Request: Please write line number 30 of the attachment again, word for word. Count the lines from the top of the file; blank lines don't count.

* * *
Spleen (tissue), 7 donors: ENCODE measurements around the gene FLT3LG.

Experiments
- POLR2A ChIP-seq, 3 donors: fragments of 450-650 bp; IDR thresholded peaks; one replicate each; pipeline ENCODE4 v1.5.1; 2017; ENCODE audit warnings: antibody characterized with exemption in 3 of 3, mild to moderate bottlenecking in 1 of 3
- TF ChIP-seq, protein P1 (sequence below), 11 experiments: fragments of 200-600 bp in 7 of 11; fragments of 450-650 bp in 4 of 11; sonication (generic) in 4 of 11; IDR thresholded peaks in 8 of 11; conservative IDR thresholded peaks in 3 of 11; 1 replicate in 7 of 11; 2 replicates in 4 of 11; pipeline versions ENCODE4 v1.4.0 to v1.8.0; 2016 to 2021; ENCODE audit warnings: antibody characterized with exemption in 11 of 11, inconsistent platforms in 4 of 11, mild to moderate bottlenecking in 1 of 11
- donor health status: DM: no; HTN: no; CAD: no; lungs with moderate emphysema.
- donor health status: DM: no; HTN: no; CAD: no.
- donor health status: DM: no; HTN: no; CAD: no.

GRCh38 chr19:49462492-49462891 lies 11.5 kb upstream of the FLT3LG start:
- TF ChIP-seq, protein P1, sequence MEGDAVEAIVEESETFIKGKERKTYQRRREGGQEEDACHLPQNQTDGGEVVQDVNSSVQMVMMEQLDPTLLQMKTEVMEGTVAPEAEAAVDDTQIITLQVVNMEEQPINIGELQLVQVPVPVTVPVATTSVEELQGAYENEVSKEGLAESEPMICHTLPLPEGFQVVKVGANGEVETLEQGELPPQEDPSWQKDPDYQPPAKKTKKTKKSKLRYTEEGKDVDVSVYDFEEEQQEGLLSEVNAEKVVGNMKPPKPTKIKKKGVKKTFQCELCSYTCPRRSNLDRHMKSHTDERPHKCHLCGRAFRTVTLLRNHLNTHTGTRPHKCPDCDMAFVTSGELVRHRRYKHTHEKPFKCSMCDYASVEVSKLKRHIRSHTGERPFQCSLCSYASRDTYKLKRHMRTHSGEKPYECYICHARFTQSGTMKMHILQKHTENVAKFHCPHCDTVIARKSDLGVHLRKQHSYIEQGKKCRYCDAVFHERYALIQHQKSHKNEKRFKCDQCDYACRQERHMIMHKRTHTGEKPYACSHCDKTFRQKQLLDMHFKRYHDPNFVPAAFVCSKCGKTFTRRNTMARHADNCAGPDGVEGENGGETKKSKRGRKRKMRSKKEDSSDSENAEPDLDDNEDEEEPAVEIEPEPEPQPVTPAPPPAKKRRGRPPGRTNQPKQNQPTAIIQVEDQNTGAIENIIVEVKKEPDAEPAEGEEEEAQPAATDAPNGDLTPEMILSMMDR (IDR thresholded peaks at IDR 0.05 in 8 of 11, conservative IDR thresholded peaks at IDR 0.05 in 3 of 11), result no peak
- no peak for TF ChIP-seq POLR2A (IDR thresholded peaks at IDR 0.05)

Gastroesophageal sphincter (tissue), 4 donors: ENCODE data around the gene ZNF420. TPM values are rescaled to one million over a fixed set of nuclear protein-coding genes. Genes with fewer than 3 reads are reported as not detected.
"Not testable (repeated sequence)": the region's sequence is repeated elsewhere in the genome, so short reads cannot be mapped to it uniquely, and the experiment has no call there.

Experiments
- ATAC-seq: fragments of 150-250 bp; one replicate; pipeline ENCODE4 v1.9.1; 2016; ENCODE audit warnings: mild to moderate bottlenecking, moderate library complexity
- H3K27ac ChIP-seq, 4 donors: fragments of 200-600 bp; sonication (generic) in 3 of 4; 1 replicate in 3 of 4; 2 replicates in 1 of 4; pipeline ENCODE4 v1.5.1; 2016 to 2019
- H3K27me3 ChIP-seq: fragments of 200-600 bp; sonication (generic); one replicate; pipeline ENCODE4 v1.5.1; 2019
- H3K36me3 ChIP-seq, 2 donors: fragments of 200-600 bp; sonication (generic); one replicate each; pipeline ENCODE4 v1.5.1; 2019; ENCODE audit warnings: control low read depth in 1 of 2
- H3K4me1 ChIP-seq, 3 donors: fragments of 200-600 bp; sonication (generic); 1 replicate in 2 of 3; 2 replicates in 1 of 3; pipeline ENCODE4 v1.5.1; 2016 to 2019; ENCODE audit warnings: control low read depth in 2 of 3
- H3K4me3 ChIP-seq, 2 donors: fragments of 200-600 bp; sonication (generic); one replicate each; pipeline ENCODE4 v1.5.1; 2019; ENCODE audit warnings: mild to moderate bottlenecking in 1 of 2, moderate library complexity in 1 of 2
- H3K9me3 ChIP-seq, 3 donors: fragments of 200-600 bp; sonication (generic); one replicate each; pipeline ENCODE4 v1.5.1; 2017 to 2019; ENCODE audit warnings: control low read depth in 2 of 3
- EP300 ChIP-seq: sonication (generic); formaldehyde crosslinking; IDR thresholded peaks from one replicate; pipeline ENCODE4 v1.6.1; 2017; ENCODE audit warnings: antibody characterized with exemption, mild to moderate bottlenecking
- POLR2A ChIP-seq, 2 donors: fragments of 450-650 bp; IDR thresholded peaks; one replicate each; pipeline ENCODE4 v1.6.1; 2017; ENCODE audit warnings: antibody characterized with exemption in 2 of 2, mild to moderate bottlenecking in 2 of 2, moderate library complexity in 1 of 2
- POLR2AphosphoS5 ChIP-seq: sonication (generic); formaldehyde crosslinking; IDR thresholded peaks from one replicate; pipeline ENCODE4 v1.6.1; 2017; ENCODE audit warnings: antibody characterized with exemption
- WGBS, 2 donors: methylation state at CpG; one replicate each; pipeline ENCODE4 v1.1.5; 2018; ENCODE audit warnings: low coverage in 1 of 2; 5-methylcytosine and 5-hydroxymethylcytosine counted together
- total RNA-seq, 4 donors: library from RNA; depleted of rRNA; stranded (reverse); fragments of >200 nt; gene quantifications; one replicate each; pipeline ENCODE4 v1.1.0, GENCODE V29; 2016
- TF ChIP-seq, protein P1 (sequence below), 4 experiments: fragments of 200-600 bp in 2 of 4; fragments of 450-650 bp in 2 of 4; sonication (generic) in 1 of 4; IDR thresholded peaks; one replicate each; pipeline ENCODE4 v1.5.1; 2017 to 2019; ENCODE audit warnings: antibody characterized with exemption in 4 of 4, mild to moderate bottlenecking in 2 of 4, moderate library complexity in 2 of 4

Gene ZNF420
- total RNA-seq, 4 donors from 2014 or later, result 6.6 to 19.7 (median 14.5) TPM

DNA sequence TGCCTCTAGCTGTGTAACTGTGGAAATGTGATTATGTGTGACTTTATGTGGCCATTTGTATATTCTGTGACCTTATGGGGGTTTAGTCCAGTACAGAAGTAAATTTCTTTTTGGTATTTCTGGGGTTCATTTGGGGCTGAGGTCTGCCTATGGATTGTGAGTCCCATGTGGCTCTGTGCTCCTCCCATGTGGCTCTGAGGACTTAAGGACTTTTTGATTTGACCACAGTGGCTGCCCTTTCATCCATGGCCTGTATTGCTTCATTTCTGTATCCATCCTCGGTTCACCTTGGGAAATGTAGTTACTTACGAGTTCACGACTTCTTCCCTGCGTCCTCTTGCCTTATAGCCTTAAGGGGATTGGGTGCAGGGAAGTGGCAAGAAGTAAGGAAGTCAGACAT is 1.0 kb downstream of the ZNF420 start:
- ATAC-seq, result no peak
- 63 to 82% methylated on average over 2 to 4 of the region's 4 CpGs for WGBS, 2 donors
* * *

- ATAC-seq, result no peak